As much as this is good advice, don’t overdo it by flooding your users with multiple emails or multiple reminders that they haven’t used the app for X number of days. The occasional gentle nudge or friendly reminder appears less intrusive.
Sharing tips now and then can also work. Of course, promotional offers are much more effective when the timing is right. Consider offering a signup bonus, free virtual currency, or even a discount voucher. Whatever messages you relay over these channels, moderation is key.
Creating an app account unlocks opportunities for personalization and opens bonus features for users. For example, better choices, integration with social media, easier payment options, and opportunities to collaborate with other users. Whether due to privacy issues or just plain stubbornness, some people would rather delete the app than register. Instead of admitting defeat, why not give these users a glimpse of your app’s full scope with a trial run? Showing them what they’re missing is an excellent way to demonstrate that signing up isn’t such a bad deal after all. Fear of missing out (FOMO) can indeed be a powerful motivator!
Whether it’s during the signup process or a comprehensive tutorial, don’t make the mistake of painting users into a corner. Providing them with a graceful exit instead of a “cancel” button preloaded with warnings about loss of privileges may well convince them to stick around a bit longer. Instead of an outright “cancel,” you might want to consider a “later” button so users can decide to return to the task further down the line. This escape hatch allows commitment-phobic users to continue using the app until they eventually run out of options. By that time, they’ll probably be too invested not to agree.
The sheer number of mobile apps out there means that any new app needs all the advantages it can get. A healthy dose of promotion, good initial reviews from early users, and availability from app stores can give it a fighting chance. However, developers need to remember that the app being downloaded is just the start of the journey. The bigger challenge is getting users to open the app, like what they see, and make it a regular habit.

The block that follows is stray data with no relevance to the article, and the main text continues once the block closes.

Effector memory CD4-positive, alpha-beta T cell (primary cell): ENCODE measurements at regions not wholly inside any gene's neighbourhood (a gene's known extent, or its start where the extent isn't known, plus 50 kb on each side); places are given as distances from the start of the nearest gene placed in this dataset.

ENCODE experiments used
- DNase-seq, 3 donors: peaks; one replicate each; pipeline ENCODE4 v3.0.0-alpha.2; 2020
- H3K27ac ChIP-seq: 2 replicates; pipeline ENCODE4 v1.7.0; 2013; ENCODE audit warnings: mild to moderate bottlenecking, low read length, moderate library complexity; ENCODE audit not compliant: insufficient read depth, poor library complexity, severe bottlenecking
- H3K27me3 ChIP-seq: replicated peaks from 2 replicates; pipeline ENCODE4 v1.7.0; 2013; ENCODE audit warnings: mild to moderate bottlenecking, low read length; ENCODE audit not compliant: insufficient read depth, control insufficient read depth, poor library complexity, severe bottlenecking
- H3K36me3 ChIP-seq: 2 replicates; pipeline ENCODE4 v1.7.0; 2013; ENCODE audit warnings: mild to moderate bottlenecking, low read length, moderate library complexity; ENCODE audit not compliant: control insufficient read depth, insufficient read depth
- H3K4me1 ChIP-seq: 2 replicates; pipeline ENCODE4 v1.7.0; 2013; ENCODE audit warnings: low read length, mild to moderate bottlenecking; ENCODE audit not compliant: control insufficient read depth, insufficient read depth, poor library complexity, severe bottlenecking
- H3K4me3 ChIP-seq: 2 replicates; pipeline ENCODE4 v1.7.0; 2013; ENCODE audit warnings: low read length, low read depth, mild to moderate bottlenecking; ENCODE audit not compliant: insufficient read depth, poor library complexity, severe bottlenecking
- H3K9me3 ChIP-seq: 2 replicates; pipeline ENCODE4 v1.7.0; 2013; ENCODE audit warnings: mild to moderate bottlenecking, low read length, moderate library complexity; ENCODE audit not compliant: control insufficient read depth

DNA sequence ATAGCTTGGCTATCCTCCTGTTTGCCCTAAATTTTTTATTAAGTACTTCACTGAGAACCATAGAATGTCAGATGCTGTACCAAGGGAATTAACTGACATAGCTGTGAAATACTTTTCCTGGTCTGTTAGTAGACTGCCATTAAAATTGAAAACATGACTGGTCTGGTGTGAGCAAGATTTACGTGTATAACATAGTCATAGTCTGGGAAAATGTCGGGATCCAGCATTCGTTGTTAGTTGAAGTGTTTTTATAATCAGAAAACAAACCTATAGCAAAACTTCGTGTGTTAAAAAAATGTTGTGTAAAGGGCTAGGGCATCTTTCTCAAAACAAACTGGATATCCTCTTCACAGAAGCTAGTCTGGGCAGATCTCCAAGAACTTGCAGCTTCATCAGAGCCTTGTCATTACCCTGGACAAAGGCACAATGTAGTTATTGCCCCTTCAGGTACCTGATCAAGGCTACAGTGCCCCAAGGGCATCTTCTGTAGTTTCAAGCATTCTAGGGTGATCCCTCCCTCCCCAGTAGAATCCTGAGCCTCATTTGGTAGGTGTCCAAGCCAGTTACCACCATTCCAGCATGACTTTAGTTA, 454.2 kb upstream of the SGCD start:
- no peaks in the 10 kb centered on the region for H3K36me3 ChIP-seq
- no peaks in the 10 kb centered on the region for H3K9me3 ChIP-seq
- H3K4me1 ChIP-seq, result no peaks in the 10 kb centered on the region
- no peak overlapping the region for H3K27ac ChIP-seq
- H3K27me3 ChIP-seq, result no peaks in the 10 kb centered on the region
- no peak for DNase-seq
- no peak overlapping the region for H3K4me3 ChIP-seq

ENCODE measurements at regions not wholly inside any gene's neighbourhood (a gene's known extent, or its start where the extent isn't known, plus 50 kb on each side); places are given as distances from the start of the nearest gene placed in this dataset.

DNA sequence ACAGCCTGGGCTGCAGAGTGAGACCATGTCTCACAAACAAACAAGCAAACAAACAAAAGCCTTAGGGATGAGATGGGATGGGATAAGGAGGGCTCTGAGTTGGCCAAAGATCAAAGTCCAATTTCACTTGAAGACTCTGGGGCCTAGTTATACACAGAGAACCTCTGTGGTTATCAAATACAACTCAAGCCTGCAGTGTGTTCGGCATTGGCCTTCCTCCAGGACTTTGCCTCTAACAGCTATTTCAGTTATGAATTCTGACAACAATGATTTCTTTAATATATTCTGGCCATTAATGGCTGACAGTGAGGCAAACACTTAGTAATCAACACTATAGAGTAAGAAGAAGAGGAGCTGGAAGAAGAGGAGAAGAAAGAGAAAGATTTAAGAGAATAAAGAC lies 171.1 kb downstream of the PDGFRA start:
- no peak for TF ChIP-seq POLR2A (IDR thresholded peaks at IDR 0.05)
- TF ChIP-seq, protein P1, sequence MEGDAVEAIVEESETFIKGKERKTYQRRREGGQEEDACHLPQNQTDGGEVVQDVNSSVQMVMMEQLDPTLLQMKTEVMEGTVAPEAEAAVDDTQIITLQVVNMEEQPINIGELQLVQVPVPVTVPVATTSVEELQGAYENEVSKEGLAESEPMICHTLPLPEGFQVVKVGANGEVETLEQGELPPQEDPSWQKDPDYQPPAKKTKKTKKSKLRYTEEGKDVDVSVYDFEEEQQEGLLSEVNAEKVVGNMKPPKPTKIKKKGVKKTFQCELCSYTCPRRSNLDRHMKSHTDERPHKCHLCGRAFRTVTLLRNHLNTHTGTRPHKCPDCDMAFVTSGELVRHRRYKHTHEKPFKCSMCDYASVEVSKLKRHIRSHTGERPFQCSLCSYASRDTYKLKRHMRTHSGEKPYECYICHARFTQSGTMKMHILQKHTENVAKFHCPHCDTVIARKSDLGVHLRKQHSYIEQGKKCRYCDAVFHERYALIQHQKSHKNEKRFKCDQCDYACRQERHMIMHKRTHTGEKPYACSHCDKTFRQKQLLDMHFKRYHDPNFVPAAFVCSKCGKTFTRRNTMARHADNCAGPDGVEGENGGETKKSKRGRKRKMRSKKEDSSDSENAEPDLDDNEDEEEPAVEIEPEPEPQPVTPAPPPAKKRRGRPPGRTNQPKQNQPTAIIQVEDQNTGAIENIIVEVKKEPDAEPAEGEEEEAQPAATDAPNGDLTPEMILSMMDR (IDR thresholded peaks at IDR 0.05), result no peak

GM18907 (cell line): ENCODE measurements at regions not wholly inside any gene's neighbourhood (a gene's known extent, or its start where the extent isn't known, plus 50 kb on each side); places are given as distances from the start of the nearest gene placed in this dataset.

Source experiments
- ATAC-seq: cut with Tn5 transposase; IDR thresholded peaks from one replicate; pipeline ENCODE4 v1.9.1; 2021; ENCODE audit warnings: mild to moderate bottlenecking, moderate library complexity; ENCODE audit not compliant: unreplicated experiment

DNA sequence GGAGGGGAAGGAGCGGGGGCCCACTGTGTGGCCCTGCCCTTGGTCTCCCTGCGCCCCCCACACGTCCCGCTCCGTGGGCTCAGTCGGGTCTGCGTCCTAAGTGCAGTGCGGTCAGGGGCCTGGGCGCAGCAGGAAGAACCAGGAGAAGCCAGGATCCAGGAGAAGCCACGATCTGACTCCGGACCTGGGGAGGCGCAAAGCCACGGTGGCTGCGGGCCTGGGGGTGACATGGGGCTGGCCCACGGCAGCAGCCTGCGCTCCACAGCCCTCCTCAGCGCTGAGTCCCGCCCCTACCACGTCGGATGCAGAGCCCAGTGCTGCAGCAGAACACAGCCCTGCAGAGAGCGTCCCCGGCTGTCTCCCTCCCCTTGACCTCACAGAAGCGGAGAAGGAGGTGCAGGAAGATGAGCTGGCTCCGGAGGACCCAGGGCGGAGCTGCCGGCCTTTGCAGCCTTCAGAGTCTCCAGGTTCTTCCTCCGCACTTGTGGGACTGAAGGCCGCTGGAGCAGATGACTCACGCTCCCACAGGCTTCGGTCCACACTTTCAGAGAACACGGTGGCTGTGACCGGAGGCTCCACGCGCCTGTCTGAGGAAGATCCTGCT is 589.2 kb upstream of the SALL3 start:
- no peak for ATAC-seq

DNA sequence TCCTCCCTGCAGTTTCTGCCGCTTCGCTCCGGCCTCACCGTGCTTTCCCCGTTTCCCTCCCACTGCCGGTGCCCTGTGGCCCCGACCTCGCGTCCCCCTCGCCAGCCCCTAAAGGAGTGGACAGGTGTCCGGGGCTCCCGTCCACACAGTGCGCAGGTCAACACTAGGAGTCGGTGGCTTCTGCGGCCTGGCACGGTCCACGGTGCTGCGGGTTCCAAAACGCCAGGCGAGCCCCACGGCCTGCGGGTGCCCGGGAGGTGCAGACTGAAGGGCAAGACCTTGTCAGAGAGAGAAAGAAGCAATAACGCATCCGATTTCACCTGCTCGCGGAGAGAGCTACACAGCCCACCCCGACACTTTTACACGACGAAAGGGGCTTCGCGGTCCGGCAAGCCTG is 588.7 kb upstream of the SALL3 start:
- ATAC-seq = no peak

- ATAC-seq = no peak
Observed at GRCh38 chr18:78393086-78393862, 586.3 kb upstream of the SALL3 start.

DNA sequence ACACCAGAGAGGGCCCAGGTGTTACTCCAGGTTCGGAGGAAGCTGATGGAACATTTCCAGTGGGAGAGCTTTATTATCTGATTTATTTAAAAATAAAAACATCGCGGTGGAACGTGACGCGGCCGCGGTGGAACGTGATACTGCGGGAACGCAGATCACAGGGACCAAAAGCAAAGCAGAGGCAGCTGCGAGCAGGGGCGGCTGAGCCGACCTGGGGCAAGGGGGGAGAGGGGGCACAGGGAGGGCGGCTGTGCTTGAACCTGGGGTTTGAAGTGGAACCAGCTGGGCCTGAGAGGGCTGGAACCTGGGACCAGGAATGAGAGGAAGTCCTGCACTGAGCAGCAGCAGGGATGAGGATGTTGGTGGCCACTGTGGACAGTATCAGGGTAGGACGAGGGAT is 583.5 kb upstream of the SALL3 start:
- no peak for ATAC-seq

A carefully planned and designed onboarding strategy is essential to the success of an app. Remember to design the onboarding system with your audience in mind. While tech users may need little more than the most basic introduction before they dive into the app, others might require more in-depth instructions. Finding the right balance ensures that your app is accessible to all types of users. And adding a “skip” or “later” button ensures that you’re accommodating both newbies and techies.
The SafeBoda Story
Creating a simple onboarding route is the best way to keep users interested and engaged. Take, for example, the story of SafeBoda. This Nigerian motorcycle-ride-sharing app helped make boda-bodas—the bicycle and motorcycle taxis common to East Africa—better and safer for both riders and passengers. Using the omnichannel onboarding capabilities of CleverTap, SafeBoda became a household name in the country and is currently relied on by thousands of customers daily for rides and parcel deliveries. New users received the onboarding assistance they needed to successfully navigate the app and make their first transaction. In addition, CleverTap kept in touch with inactive users by reminding them of SafeBoda’s services during rush hours and holidays.
CleverTap is clearly a great tool for onboarding, but that’s not all. It delivers a feature-rich, fully immersive solution to help businesses increase user engagement with their app. CleverTap also provides analytics and insights that identify and track trends, automatically segmenting your user base, creating and managing omnichannel campaigns, and monitoring customer lifecycles.
Learn more about how CleverTap can optimize your marketing strategy, boost your brand, and maximize retention for your mobile apps by subscribing to our blog. Or give us a call, and we’ll be happy to schedule a free demonstration of what we can do for you.